In 1991, Binoy Zachariah quit his plum job at flour miller Unga Group to set up a dairy firm due to his love for milk products. Mr Zachariah, a German-trained grain milling engineer, had worked at Unga for eight years when he decided he wanted to try out something new.
Using his personal savings, Mr Zachariah set up a cottage dairy plant and began manufacturing yoghurt from a ramshackle chicken shed in the backyard of a house in Nairobi’s Lang’ata Estate. This marked the birth of Bio Food Products Ltd, a dairy processing company that has now grown to supply five-star hotels and airlines with its range of milk products.
“I wanted a new challenge. I chose dairy because I love quality dairy products,” he told the Business Daily. “I started off in a chicken shed at a farm house situated in Lang’ata. We were only producing yoghurt.”
With a team of three, including the founder, Bio Food Products was churning out 5,000 litres of yoghurt at inception. And although Mr Zachariah declined to disclose how much he invested in setting up the company, he said the business broke even in five years and continues to register huge growth in sales.
The company’s output grew six fold in a decade to hit 30,000 litres of dairy products at the turn of the millennium, and has soared to the current 100,000 litres of assorted milk products per month.
Bio Food Products now has 125 employees and its range of products include yoghurts, creams, flavoured milk drinks, fermented milk, long life milk, portion packs (jams and marmalade), muesli, honey, mayonnaise and pudding.
Mr Zachariah said his dairy products target the high-end market, a segment he says offers great opportunities for those who can meet the quality demands of such consumers.
“Our dairy products are designer products and consumers pay more for them because we offer high quality products,” said the engineer who came to Kenya in the early 80s.
He says all their products do not contain artificial ingredients and use real fruit to produce variants such as strawberry, vanilla, tropical mix, mango, peach, and berry cocktail.
Some of Bio Food Products customers include top hotels such as Sarova, Norfolk, Ole Sereni, Southern Sun, and in-flight catering firm NAS Servair. The company has relocated four times and in August 2009 moved to its current premises off Mombasa Road behind the Sameer Business Park in Nairobi.
“We kept on experimenting. We have now diversified our range of products and flavours available,” said Mr Zachariah, who is also the firm’s managing director.
The company has now began making soft cheese which it supplies to hotels.
“We just started producing soft cheese about four months ago,” he said.
Mr Zachariah graduated from the Deutsche Müllerschule Braunschweig, a German milling school.
Bio Food Products sources its milk from six large-scale farmers in Central and Rift Valley regions, with whom it has signed supply agreements.
“We buy our milk at a premium because we are very particular on getting good quality milk and constant supply,” he said.
The company says it has a bonus scheme for milk suppliers based on the quality delivered, and applies penalties to farmers who flout agreed quality and supply parameters.
Mr Zachariah said the company currently buys 1.2 million litres of milk per year or 100,000 litres a month. It takes about 15 hours to produce a line of dairy products at the factory.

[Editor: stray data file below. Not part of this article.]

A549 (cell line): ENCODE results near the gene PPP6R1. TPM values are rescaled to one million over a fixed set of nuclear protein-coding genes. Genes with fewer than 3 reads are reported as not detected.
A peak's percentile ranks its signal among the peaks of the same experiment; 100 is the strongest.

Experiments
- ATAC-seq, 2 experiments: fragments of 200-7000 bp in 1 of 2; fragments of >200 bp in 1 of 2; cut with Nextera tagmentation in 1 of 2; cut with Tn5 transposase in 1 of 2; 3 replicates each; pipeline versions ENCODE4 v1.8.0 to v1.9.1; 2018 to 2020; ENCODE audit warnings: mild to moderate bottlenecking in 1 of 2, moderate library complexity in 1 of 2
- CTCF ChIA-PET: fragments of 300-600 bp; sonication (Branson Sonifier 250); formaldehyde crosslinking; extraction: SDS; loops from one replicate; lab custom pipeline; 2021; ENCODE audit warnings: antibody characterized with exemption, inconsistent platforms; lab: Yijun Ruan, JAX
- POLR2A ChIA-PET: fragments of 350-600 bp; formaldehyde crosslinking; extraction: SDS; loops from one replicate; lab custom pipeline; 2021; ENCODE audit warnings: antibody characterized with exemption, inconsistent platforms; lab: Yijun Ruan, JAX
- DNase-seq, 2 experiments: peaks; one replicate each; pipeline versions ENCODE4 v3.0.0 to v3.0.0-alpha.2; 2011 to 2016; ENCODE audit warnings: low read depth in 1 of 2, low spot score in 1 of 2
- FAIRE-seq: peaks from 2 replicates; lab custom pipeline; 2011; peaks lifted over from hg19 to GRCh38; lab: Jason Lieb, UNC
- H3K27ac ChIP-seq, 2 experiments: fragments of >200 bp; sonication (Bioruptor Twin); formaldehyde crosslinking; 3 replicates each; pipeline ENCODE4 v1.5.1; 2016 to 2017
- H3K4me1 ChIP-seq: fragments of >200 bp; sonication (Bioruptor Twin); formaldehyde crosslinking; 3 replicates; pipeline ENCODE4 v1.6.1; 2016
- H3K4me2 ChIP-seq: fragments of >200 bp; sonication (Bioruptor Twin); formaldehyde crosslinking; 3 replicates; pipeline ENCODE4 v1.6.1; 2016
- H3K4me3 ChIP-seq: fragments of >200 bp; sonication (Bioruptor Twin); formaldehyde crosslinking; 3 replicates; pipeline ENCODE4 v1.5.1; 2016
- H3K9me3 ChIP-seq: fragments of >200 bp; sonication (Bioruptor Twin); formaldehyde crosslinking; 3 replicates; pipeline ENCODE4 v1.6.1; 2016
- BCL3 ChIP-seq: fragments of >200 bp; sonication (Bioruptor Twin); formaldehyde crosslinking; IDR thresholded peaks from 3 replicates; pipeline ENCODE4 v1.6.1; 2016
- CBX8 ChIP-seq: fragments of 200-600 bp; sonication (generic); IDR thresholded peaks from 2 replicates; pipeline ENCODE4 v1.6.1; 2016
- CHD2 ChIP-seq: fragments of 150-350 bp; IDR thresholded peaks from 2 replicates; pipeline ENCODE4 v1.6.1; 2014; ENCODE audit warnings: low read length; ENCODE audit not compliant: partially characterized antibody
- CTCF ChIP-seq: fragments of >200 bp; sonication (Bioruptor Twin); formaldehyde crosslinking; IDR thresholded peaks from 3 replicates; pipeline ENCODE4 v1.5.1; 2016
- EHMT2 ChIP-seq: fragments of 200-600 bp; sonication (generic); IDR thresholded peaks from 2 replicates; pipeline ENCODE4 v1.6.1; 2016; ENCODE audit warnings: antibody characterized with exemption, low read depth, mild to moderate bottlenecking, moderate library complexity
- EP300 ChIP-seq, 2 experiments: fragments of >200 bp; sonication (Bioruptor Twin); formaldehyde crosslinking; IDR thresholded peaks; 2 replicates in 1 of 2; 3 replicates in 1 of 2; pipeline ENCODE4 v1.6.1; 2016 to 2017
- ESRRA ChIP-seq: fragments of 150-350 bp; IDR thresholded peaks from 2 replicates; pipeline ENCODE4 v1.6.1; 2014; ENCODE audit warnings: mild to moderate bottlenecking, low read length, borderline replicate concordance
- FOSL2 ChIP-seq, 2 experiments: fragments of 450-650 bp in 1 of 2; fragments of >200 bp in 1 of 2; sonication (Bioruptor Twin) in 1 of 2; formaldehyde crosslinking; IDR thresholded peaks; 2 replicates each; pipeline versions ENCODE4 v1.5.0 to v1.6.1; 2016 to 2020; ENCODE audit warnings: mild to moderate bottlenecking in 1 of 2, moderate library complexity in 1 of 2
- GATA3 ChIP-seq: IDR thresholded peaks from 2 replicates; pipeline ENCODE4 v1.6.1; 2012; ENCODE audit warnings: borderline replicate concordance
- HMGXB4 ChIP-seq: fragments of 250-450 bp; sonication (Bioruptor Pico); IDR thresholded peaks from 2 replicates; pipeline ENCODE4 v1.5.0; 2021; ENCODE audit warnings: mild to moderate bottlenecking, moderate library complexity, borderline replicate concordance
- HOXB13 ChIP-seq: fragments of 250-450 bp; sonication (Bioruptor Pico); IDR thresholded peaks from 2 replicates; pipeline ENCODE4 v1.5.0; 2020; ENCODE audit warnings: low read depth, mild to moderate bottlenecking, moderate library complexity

The company has grown to export its dairy products to neighbouring markets including Tanzania, Uganda, Rwanda, and Sudan – which makes up about seven per cent of total sales.
Bio Food Products was in 2008 listed among Kenya’s leading enterprises in the Top 100 Survey – a study that grades Kenya’s fastest growing mid-sized companies. Top 100 mid-sized companies survey is an initiative of Nation Media Group’s Business Daily and auditing and consulting firm KPMG, and tracks SMEs with an annual turnover of between Sh70 million to Sh1 billion.
The dairy processor in 2003 won the prestigious Golden Europe Award for Quality at a ceremony in Paris, France.
In June 2013, Mr Zachariah sold a 35 per cent stake in his dairy firm for an undisclosed amount to Willow Impact, a Dubai-based private equity firm.
The deal was meant to raise cash and upgrade Bio Food’s dairy processing facility to increase output and enhance efficiency, hygiene and flexibility in making multiple milk products.
Proceeds from the equity sale to Willow Impact has been used to buy a new dairy processing plant from Germany for pasteurisation, homogenisation and cream separation – which is expected to increase production.
“We needed the funding to upgrade the facility. We want to bring new products to the market,” said Mr Zachariah.
Willow Impact said it was attracted to Bio Food Products because of the firm’s quality products and growing market share.
“Bio is an established, premium brand. It has earned Bio an exceptional reputation over the years and has enabled expansion in its market reach and customer base,” Willow Impact said in a statement.
Mr Zachariah said the company would continue focusing on the high-end market where he forecasts increased demand.
“We want to keep the company small and focused on quality and food safety,” he says. “There is a growing market for premium dairy products due to the growing middle class. That’s our focus.”
Some of the challenges in the dairy business, according to Mr Zachariah, include high cost of borrowing, poor road network and non-tariff barriers which makes it challenging to access export markets.
Mr Zachariah also owns Rickshaw Travel Group, offering services such as organising safaris, flight bookings as well as conference and event management.
He also runs a consultancy dubbed Bio Consult, specialising in three major areas namely grain milling, dairy equipment and renewable energy.